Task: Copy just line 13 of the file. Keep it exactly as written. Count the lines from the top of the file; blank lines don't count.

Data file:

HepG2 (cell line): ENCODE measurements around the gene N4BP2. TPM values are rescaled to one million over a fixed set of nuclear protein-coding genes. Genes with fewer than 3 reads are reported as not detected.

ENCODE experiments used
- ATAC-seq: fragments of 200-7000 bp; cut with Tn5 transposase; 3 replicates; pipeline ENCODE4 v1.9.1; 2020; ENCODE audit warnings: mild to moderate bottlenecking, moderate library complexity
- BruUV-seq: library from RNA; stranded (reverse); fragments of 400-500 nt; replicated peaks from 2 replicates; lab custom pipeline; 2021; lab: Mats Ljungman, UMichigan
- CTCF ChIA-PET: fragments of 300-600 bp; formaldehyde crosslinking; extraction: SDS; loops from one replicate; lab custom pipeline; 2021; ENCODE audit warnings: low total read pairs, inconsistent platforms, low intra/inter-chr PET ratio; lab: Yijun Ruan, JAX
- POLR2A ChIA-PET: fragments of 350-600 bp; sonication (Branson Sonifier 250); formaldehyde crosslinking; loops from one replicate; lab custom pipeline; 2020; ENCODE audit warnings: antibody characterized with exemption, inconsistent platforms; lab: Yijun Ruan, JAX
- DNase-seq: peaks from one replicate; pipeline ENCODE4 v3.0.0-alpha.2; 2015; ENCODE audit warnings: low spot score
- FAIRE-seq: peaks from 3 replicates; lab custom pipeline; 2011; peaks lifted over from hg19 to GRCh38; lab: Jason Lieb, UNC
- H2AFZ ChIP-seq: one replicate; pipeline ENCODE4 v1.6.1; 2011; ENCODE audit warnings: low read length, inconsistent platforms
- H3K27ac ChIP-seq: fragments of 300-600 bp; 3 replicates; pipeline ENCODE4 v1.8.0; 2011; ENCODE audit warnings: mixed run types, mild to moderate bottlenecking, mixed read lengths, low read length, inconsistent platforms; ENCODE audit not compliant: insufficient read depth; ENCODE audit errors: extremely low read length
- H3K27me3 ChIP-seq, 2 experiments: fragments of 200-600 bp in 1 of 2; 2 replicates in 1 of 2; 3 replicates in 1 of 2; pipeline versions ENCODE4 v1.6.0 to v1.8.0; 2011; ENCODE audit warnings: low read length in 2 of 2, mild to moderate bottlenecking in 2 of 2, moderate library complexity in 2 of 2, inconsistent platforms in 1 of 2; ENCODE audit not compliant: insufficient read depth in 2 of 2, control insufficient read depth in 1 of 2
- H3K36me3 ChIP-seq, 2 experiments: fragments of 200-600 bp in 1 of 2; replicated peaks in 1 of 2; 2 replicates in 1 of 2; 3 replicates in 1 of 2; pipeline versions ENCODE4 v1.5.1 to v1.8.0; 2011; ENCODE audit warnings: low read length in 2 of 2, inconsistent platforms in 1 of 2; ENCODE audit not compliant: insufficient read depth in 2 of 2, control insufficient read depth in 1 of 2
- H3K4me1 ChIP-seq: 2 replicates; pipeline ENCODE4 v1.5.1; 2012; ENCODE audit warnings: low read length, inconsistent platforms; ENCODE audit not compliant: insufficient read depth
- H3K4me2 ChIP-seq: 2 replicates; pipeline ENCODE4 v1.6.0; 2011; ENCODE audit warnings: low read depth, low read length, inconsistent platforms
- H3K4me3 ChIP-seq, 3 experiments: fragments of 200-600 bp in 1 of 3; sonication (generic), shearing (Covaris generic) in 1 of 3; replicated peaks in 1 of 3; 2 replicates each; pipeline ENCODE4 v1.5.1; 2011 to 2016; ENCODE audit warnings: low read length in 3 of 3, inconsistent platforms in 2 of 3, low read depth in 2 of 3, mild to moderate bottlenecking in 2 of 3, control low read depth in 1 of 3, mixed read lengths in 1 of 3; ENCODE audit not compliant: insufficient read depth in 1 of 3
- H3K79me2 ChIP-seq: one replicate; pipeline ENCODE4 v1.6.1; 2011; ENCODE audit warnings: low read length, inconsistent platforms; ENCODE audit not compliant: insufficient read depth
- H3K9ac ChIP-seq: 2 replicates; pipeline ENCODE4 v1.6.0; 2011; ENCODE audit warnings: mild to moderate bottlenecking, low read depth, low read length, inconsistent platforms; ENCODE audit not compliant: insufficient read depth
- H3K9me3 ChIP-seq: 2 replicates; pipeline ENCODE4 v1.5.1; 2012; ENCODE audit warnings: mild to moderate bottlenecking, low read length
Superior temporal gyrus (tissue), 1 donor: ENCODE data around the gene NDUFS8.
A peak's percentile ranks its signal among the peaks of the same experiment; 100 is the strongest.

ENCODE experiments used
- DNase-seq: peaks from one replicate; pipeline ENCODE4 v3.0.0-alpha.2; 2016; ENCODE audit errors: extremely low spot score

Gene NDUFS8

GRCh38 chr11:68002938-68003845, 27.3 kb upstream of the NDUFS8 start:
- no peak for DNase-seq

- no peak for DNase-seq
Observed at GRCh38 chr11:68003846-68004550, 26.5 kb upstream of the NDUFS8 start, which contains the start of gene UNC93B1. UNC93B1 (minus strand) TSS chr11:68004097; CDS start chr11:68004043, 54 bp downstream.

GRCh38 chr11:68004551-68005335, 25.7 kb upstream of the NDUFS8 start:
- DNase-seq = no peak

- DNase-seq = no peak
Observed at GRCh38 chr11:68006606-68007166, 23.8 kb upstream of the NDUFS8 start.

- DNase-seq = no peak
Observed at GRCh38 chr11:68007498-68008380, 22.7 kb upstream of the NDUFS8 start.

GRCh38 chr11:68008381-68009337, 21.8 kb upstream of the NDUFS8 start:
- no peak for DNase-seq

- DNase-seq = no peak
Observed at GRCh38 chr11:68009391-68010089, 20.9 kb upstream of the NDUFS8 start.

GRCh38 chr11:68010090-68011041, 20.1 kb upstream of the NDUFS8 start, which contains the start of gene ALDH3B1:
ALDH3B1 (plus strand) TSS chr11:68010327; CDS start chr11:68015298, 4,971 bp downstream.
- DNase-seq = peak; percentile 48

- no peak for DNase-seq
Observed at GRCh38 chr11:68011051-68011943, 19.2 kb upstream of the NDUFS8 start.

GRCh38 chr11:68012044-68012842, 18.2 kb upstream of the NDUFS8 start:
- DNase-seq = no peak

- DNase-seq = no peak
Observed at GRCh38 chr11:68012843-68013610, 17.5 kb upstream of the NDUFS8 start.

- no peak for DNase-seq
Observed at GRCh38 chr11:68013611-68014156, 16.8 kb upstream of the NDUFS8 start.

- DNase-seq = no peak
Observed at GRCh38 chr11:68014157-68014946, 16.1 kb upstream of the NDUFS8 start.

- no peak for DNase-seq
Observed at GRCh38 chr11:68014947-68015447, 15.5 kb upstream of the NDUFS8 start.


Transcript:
- H3K4me1 ChIP-seq: 2 replicates; pipeline ENCODE4 v1.5.1; 2012; ENCODE audit warnings: low read length, inconsistent platforms; ENCODE audit not compliant: insufficient read depth